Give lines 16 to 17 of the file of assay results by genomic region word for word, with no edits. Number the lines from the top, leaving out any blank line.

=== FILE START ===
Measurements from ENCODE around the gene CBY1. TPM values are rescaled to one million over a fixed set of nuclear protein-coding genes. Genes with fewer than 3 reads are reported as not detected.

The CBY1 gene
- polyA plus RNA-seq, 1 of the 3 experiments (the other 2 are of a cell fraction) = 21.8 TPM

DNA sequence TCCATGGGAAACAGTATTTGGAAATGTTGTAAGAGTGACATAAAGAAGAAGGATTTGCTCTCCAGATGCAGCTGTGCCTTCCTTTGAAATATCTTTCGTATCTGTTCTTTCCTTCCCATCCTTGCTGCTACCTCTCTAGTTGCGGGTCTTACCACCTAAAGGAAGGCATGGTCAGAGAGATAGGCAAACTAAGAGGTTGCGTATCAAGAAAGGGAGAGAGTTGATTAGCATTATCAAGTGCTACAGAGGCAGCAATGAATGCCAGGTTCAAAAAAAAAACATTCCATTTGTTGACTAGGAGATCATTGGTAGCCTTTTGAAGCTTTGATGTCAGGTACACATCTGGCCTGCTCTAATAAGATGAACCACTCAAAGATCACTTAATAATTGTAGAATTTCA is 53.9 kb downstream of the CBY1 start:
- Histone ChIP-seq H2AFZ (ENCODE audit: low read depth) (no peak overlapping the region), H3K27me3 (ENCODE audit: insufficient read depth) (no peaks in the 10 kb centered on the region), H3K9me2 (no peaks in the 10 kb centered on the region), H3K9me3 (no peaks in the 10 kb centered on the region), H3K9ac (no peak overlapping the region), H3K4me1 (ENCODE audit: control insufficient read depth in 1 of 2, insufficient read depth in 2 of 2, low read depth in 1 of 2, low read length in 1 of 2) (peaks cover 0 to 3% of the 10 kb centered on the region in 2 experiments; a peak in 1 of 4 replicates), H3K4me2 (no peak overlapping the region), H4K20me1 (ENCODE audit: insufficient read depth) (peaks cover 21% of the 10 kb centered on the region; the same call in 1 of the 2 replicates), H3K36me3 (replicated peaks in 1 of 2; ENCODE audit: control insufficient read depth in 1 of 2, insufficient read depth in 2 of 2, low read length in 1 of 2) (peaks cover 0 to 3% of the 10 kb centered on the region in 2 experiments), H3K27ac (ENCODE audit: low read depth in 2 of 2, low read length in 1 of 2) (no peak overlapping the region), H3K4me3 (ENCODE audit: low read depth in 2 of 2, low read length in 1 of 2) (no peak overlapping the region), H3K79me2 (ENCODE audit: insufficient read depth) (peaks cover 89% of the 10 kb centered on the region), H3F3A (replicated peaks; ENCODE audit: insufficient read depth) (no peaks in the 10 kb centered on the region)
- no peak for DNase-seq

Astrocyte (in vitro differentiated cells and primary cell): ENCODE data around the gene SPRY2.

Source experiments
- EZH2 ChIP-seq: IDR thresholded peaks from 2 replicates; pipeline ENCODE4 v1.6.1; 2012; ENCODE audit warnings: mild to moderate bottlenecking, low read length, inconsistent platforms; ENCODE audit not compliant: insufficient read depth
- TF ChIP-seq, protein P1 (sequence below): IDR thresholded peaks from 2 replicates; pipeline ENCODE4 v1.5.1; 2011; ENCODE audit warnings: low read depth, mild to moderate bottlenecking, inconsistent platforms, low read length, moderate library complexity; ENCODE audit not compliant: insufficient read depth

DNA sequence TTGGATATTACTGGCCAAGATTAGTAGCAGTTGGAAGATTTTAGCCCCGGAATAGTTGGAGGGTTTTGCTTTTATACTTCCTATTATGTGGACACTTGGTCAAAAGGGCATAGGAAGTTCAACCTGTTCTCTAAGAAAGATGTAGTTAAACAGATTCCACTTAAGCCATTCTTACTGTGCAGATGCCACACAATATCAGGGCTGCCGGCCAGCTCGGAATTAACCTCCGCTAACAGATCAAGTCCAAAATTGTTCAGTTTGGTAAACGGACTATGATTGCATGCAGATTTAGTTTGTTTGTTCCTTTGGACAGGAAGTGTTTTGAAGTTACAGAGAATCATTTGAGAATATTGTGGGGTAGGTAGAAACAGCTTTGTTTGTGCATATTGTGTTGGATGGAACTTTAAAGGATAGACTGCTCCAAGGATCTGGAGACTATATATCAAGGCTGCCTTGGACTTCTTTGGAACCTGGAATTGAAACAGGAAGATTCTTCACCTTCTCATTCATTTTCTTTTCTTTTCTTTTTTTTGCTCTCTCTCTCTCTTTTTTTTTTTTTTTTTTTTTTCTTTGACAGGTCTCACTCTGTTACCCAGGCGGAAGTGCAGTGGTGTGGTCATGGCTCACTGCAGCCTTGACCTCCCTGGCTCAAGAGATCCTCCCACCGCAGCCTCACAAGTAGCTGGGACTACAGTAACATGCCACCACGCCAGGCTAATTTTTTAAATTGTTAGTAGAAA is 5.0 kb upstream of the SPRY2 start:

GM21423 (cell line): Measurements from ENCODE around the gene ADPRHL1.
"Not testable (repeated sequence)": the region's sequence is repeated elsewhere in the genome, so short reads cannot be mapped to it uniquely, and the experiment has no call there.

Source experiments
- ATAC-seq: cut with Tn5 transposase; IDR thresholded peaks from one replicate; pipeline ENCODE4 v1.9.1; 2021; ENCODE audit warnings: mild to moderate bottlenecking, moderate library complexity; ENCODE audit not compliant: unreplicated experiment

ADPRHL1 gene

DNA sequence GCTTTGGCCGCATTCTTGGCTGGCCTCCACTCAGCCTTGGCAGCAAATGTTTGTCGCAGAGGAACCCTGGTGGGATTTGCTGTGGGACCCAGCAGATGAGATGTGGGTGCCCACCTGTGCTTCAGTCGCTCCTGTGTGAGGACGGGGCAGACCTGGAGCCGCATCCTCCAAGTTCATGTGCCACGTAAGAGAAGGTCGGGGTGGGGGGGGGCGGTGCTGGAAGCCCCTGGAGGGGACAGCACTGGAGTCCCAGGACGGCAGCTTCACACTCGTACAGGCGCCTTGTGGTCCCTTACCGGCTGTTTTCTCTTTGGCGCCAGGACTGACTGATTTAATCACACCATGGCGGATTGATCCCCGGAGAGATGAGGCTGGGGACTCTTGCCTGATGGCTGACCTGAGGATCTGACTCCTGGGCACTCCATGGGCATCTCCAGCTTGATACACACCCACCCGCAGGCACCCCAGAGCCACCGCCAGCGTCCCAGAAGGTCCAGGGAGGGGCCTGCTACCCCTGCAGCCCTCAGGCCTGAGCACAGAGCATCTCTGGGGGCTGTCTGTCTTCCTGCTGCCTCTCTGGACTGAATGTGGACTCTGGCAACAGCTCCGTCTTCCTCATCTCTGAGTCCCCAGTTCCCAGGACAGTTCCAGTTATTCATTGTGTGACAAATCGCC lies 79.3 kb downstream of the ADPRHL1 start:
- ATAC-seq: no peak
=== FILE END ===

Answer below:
ADPRHL1 gene

DNA sequence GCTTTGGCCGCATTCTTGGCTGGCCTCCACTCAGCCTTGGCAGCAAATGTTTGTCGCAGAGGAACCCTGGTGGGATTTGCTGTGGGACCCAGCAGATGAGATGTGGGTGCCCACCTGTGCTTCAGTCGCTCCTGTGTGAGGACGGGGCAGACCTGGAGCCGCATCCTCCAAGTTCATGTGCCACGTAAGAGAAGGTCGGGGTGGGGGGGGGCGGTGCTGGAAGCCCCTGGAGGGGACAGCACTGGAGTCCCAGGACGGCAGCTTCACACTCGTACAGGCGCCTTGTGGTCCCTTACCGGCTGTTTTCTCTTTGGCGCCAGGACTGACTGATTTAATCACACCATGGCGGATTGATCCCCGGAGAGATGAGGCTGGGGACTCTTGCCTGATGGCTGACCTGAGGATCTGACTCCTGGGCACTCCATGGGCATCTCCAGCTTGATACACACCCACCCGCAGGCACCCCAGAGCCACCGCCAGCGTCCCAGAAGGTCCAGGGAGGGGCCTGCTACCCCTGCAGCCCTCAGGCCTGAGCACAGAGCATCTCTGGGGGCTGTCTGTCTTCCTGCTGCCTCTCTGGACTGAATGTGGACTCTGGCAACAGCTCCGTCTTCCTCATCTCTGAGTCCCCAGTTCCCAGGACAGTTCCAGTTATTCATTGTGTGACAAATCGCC lies 79.3 kb downstream of the ADPRHL1 start: